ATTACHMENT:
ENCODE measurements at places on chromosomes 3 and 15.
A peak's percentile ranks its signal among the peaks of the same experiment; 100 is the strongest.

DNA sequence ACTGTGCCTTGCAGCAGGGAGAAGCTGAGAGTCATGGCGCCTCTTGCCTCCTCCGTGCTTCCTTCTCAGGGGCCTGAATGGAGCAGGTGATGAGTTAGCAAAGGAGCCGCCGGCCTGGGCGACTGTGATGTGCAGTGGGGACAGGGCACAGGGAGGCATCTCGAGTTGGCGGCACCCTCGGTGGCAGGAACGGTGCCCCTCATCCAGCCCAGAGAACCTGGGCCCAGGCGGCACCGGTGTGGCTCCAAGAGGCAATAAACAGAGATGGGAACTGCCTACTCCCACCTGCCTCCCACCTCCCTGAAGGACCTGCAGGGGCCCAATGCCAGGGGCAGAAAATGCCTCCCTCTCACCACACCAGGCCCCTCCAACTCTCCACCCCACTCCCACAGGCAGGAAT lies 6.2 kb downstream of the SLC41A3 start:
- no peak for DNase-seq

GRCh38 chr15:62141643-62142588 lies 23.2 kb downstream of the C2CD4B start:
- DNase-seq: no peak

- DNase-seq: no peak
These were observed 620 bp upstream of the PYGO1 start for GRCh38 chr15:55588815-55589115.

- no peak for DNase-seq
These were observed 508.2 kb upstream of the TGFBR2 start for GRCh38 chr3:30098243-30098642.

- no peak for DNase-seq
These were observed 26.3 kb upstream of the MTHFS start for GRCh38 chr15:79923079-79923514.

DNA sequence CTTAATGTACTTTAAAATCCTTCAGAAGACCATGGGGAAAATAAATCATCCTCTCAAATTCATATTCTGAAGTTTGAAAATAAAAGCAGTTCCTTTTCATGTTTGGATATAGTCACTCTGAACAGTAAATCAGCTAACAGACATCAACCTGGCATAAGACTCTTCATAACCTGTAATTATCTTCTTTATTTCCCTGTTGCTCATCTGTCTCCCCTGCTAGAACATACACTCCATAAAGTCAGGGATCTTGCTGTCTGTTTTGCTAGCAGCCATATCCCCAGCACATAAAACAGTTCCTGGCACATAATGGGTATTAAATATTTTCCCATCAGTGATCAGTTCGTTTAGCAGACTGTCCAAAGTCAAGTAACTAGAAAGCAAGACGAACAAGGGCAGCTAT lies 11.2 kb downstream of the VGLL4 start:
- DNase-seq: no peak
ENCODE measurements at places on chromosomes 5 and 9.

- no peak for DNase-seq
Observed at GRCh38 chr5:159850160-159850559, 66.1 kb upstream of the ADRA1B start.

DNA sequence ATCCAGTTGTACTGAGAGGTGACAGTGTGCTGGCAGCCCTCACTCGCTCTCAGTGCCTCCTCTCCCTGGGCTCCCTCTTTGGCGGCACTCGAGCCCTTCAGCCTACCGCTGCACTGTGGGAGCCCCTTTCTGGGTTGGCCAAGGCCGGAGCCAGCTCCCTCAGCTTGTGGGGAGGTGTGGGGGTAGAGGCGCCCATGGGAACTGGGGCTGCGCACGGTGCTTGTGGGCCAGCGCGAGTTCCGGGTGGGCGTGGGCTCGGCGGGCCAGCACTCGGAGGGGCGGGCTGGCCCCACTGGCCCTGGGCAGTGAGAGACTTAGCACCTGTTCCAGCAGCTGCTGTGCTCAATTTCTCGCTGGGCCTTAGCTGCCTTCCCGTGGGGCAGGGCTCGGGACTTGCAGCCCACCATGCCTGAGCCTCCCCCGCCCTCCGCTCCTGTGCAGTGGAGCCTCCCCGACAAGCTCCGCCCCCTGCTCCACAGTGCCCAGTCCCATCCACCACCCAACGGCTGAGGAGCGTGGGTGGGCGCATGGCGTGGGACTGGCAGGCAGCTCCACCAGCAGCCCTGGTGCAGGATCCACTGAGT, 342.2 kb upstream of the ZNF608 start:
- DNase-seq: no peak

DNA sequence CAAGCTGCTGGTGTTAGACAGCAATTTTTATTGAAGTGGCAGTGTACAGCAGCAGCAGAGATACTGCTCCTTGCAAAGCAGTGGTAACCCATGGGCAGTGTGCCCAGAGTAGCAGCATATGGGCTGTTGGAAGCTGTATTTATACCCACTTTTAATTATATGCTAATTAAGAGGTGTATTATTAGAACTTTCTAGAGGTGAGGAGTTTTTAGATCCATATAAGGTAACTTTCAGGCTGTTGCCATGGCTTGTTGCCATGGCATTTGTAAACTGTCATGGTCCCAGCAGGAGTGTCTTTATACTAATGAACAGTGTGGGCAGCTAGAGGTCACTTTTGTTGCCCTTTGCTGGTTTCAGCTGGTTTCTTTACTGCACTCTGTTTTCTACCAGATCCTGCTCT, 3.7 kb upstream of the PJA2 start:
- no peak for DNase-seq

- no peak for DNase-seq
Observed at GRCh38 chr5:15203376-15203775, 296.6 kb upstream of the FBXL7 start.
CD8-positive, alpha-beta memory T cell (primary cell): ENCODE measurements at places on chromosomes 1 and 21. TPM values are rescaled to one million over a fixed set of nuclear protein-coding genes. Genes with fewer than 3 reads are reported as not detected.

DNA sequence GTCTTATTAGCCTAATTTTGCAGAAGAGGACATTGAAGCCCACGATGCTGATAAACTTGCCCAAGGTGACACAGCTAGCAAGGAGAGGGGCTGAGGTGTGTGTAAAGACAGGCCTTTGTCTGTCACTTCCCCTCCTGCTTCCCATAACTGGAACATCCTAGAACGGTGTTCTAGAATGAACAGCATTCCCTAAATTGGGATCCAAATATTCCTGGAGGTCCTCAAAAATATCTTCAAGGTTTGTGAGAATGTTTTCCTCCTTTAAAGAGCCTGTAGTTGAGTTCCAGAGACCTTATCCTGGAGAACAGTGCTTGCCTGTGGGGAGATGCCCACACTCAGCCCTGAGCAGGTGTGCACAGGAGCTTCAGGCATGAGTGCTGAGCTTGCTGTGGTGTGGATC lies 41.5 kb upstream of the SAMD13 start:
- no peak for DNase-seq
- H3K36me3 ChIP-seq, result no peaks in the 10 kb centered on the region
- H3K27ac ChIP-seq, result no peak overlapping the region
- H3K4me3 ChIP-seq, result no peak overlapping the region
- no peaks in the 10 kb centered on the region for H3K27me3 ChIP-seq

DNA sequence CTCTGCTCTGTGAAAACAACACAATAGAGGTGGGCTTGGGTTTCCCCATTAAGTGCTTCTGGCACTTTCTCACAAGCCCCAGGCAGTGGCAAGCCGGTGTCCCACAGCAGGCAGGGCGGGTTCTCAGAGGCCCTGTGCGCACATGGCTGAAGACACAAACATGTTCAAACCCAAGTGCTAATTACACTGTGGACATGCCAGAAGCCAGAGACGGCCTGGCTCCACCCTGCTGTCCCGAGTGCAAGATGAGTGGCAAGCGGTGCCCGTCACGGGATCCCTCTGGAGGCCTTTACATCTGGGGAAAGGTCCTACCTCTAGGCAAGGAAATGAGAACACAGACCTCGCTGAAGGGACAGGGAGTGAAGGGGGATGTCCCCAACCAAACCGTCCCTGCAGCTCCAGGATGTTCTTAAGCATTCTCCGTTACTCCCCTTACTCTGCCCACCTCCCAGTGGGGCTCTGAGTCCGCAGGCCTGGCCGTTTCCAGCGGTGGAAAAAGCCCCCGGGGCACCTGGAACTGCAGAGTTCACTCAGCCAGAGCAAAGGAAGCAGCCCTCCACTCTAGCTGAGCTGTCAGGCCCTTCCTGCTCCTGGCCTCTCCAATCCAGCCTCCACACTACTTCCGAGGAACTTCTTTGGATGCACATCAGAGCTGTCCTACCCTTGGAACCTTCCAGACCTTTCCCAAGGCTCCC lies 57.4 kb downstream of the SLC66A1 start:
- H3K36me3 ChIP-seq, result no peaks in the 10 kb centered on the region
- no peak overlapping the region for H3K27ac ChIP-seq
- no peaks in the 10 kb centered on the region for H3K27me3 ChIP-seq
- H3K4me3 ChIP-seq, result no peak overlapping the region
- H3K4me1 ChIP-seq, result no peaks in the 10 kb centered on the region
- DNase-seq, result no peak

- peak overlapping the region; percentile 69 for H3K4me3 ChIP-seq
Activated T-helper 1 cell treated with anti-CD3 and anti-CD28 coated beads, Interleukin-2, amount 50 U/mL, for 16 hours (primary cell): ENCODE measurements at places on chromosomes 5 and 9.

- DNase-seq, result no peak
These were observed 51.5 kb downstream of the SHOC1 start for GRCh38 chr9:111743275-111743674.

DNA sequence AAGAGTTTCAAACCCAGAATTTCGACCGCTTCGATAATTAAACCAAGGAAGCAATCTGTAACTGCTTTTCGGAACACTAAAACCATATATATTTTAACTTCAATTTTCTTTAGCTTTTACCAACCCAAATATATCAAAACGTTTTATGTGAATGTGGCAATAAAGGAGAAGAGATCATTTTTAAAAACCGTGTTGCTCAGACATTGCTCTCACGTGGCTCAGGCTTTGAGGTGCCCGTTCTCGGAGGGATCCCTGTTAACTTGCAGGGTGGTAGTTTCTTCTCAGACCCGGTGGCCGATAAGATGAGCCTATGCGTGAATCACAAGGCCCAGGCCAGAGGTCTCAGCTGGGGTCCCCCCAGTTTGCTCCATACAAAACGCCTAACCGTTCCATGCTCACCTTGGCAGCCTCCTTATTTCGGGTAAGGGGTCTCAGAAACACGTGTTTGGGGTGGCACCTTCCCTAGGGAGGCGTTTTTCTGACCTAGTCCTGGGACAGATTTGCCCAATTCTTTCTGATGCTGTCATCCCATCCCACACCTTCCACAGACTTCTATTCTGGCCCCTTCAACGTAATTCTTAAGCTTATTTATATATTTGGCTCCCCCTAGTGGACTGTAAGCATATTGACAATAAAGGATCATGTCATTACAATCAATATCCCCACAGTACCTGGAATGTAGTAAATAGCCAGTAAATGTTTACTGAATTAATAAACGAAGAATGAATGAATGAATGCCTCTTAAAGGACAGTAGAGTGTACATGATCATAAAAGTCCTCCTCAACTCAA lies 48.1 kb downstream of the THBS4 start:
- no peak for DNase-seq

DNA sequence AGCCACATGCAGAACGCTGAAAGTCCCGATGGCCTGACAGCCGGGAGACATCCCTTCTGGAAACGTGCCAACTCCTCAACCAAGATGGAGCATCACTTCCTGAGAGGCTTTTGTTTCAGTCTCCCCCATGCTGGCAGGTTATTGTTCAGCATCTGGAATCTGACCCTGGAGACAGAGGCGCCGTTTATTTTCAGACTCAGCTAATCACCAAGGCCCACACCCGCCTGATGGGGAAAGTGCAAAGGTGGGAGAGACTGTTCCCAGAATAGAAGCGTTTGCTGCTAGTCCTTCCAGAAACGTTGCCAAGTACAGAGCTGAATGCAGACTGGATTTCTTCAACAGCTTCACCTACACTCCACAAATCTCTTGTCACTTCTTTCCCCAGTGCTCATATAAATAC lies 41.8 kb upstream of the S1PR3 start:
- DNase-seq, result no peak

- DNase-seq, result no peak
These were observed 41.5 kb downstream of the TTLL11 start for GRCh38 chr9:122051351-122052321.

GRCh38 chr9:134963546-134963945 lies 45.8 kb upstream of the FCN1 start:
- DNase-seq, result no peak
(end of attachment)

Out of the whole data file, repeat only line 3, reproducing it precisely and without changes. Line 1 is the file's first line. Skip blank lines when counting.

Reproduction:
DNA sequence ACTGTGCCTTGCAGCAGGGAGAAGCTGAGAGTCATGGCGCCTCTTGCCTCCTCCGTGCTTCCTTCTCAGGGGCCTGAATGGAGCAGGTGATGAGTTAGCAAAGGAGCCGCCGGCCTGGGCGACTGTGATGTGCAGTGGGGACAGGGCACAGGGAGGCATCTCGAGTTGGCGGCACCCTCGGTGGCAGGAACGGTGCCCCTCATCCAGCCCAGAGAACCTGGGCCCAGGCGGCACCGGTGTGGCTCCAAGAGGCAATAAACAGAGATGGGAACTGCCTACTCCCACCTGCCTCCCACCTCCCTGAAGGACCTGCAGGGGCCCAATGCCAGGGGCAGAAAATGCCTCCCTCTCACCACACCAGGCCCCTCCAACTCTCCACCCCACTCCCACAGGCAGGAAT lies 6.2 kb downstream of the SLC41A3 start: